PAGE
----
Claycord Online Museum – Lehmer’s, the Oldest Business in the City of Concord

September 19, 2017 14:00 pm · 17 comments

This picture came from our friends at Lehmer’s Concord Buick GMC, which is currently located on Market St. at Willow Pass Rd. in Concord (across from Chuck E. Cheese).

Today, we’re showing you the old Lehmer’s Showroom on Galindo and Willow Pass Road, at night, in 1955. This paticular photo was taken on “New Car Announcement Night”.


ABOUT THE CLAYCORD ONLINE MUSEUM: The Claycord Online Museum is made up of historical photos, documents & anything else that has to do with the history of our area.

If you have any old photos or items that you’d like to place in the Claycord Online Museum, just scan or take a photo of them, and send them to the following address: It doesn’t matter what it is, even if it’s just an old photo of your house, a scan of an old advertisement or an artifact that you’d like us to see, send it in and we’ll put it online!

Click on the tag below titled “Claycord Online Museum” to view other items.

Silva September 19, 2017 at 2:05 PM

I bought my 75 Skylark there!😁

Peter Vasconi September 19, 2017 at 2:31 PM

My grandmother’s house was across the street

Larry September 19, 2017 at 3:15 PM

Remember going with my parents to that glass showroom in the 50’s as a kid to see the new model years seemed magical to a kid then, that is how my generation was so easily entertained.

Giddyup September 19, 2017 at 5:07 PM

That must have been when it was an Oldsmobile dealership. The “88” was an Oldsmobile. And, look at that price … $2,465.00 in 1955! My parents bought their Buicks from Lehmer’s.

Silva September 19, 2017 at 6:26 PM

Oh jeez, better make that a LeSabre. Foiled again!

Chester Kitty September 19, 2017 at 7:00 PM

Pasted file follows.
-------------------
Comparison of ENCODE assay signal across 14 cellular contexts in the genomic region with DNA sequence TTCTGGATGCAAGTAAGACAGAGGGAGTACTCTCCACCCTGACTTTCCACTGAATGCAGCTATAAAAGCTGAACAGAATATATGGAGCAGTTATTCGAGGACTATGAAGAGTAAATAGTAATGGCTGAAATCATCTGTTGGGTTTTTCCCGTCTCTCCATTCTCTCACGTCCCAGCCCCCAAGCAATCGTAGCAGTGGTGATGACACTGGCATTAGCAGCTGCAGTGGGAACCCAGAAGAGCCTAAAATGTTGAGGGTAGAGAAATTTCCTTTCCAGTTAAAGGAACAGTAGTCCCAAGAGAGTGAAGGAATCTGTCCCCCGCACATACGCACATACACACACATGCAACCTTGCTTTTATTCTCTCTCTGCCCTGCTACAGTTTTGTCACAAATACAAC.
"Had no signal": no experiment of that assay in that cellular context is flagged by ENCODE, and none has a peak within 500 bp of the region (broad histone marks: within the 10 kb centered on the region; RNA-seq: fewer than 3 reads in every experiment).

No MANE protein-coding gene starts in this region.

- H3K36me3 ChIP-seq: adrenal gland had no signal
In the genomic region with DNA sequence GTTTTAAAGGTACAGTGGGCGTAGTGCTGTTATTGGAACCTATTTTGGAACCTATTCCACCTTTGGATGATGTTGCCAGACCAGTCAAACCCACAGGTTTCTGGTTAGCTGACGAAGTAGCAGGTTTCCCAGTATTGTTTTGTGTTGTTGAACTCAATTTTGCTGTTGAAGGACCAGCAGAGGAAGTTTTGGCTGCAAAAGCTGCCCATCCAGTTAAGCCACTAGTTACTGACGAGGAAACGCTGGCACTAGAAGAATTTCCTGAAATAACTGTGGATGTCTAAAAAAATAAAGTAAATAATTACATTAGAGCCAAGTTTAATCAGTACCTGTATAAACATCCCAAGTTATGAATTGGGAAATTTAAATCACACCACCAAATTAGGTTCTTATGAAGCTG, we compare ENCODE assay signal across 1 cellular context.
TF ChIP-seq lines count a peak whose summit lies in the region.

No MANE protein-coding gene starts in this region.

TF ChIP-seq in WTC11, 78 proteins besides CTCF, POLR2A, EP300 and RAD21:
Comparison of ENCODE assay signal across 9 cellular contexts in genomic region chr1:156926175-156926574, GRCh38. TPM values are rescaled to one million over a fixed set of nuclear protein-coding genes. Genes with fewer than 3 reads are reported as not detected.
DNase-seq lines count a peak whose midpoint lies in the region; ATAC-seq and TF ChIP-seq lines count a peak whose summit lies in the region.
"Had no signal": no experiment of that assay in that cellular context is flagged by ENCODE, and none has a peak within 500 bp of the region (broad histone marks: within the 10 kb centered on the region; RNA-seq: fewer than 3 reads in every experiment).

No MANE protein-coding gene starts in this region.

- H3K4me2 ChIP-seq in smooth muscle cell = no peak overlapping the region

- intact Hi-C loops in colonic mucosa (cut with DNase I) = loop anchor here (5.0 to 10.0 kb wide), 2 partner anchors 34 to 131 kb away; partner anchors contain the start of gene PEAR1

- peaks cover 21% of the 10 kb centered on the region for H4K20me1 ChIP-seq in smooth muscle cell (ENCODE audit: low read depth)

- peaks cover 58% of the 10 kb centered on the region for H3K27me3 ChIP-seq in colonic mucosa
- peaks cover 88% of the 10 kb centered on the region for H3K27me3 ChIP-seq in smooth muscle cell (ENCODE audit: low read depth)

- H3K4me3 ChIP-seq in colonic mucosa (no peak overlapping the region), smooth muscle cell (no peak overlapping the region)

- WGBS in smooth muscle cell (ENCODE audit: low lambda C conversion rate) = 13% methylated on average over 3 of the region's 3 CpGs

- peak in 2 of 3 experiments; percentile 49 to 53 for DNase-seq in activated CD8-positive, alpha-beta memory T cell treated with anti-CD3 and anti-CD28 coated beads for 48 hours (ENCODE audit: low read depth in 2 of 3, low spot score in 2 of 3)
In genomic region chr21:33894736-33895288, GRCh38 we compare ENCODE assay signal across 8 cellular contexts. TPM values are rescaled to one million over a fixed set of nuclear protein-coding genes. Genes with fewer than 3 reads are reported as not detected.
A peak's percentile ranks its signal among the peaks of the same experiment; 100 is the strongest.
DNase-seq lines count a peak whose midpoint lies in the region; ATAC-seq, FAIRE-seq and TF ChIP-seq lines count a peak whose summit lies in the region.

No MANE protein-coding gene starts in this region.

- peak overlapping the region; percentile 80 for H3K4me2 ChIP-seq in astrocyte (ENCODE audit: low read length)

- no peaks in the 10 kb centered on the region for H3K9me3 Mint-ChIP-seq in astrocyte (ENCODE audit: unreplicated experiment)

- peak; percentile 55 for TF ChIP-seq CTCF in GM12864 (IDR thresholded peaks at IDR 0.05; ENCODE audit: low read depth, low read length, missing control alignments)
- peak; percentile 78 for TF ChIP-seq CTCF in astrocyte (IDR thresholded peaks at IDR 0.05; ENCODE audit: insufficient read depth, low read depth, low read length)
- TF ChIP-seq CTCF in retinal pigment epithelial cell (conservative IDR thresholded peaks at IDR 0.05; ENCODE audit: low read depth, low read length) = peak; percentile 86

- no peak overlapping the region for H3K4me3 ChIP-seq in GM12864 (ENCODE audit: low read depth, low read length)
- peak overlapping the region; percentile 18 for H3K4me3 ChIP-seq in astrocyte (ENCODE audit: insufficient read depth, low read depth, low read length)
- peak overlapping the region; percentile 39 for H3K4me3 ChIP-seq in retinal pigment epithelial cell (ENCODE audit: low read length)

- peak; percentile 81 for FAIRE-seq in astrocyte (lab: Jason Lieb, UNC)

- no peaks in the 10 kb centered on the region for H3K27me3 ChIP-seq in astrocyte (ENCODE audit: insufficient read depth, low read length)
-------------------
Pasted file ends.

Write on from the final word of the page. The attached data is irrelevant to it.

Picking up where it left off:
Great picture! Does anyone remember Fitzpatrick Chevrolet on the corner where the police station is now? I would go with my Dad down there all the time to look at new cars. We couldn’t afford one but he liked to look!

FRANKY September 19, 2017 at 7:49 PM

Charlie Mann bought the Olds Erv Lehmer sold!

FRANKY September 19, 2017 at 7:50 PM

Right, Carolyn?

Greg94528 September 19, 2017 at 8:27 PM

Look how nice everyone in the showroom were dressed. You don’t see that anymore. I actually miss the days of those beautiful American cars… they were so dramatic. They rode really nice too. It was exciting to go see the new models when they were first unveiled, or even a few days before the event by peeking through the dealer’s back fence as a kid. Those were exciting times. I can’t think of any new car introductions now that are glamorous or exciting.

Dr. Jellyfinger September 19, 2017 at 9:31 PM

Didn’t Lehmer’s handle AMC for awhile too?
I swear I can remember buying parts there back in the 70’s.

Dawg September 19, 2017 at 11:23 PM

People dressed up to car shop in those days.

Badge1104 September 20, 2017 at 8:08 AM

people dressed up in those days to go shopping or to travel too. just look at how Travelers at the airport look nowadays. They look more like Greyhound bus Travelers instead of jet airline passengers.

Badge1104 September 20, 2017 at 8:18 AM

This picture brought some good memories back. I was a boy and Concord in the 60s and I remember those new car introductions and how exciting they were! I distinctly remember when the new Tornado came out and also the new restyled Thunderbirds. at the local Concord car dealers. I specifically remember Lehmers, Jefferson Motors and Earl Williams Ford
.. Thanks for the Memories:-)

TIFOKCIS September 20, 2017 at 8:48 AM


Something about pajama pants and America’s decline…………………

I just can’t quite put my finger on it.

Save Pleasant Hill September 20, 2017 at 9:33 AM
Kirkwood September 20, 2017 at 12:44 PM

You could always tell when it was new car model time. The sky was lit up with search lights that could be seen for miles. I loved those old WW II search lights, I don’t think any are left.

Silva September 20, 2017 at 1:34 PM

Kirkwood, I always liked those too. If I remember correctly. there were always men walking behind them pushing the huge housings and rotating the beams in circles in the sky. Later they became automated, and then disappeared altogether. They did look exciting, and very cool!

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